XML Grammars
, 2000
"... XML documents are described by a document type denition (DTD). An XMLgrammar is a formal grammar that captures the syntactic features of a DTD. We investigate properties of this family of grammars. We show that an XMLlanguage basically has a unique XMLgrammar. We give two characterizations of ..."
Abstract

Cited by 14 (2 self)
 Add to MetaCart
(Show Context)
XML documents are described by a document type denition (DTD). An XMLgrammar is a formal grammar that captures the syntactic features of a DTD. We investigate properties of this family of grammars. We show that an XMLlanguage basically has a unique XMLgrammar. We give two characterizations of languages generated by XMLgrammars, one is settheoretic, the other is by a kind of saturation property. We investigate decidability problems and prove that some properties that are undecidable for general contextfree languages become decidable for XMLlanguages.
Type Inference and Type Checking for Queries on Execution Traces
, 2008
"... This paper studies, for the first time, the management of type information for an important class of semistructured data: nested DAGs (Directed Acyclic Graphs) that describe execution traces of business processes (BPs for short). Specifically, we consider here type inference and type checking for q ..."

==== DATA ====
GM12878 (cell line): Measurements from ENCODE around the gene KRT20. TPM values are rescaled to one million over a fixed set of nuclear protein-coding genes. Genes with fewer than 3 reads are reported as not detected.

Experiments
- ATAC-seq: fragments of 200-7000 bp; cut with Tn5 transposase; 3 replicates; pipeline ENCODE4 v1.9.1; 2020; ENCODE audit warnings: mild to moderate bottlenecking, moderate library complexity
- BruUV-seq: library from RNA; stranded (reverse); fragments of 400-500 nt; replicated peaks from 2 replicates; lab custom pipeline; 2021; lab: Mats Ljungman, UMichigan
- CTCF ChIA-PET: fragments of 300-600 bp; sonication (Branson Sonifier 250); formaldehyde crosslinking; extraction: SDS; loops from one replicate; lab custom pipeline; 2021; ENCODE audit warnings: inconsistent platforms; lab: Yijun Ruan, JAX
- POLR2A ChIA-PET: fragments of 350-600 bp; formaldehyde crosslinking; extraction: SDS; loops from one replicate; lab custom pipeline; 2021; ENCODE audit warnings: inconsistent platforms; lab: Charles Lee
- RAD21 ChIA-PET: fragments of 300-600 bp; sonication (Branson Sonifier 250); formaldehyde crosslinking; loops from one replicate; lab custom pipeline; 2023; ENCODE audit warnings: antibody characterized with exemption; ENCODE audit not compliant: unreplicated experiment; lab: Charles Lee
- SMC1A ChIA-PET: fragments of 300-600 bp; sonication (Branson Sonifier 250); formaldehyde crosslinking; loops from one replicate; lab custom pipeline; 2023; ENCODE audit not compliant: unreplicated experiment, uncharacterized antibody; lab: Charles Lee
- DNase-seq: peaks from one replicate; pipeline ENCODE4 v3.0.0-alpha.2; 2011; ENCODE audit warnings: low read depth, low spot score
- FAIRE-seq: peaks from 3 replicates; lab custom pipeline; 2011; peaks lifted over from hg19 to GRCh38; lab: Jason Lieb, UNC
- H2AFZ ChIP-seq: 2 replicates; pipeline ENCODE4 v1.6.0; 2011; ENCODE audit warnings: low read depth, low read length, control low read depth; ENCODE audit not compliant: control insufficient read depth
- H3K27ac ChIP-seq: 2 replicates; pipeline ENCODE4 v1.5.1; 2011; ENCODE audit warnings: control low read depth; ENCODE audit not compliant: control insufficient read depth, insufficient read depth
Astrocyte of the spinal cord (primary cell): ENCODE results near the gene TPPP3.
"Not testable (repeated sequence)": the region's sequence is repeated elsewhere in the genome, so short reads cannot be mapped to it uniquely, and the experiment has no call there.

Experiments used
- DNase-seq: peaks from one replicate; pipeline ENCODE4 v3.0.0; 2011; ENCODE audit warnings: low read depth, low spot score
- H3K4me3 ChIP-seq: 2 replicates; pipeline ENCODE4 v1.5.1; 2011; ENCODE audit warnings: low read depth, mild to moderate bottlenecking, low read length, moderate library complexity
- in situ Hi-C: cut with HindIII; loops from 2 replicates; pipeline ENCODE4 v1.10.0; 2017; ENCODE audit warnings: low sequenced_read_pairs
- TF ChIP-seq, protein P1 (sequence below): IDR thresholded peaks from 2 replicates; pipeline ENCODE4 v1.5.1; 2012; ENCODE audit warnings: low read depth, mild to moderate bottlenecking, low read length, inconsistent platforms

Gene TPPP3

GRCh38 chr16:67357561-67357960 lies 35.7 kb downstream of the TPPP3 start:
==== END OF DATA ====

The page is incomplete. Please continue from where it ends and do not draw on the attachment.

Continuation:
Abstract

Cited by 13 (10 self)
 Add to MetaCart
(Show Context)
This paper studies, for the first time, the management of type information for an important class of semistructured data: nested DAGs (Directed Acyclic Graphs) that describe execution traces of business processes (BPs for short). Specifically, we consider here type inference and type checking for queries over BP execution traces. The queries that we consider select portions of the traces that are of interest to the user; the types describe the possible shape of the execution traces in the input/output of the query. We formally define and characterize here three common classes of BP execution traces and their respective notions of type inference and type checking. We study the complexity of the two problems for query languages of varying expressive power and present efficient type inference/checking algorithms whenever possible. Our analysis offers a nearly complete picture of which combinations of trace classes and query features lead to PTIME algorithms and which to NPcomplete or undecidable problems.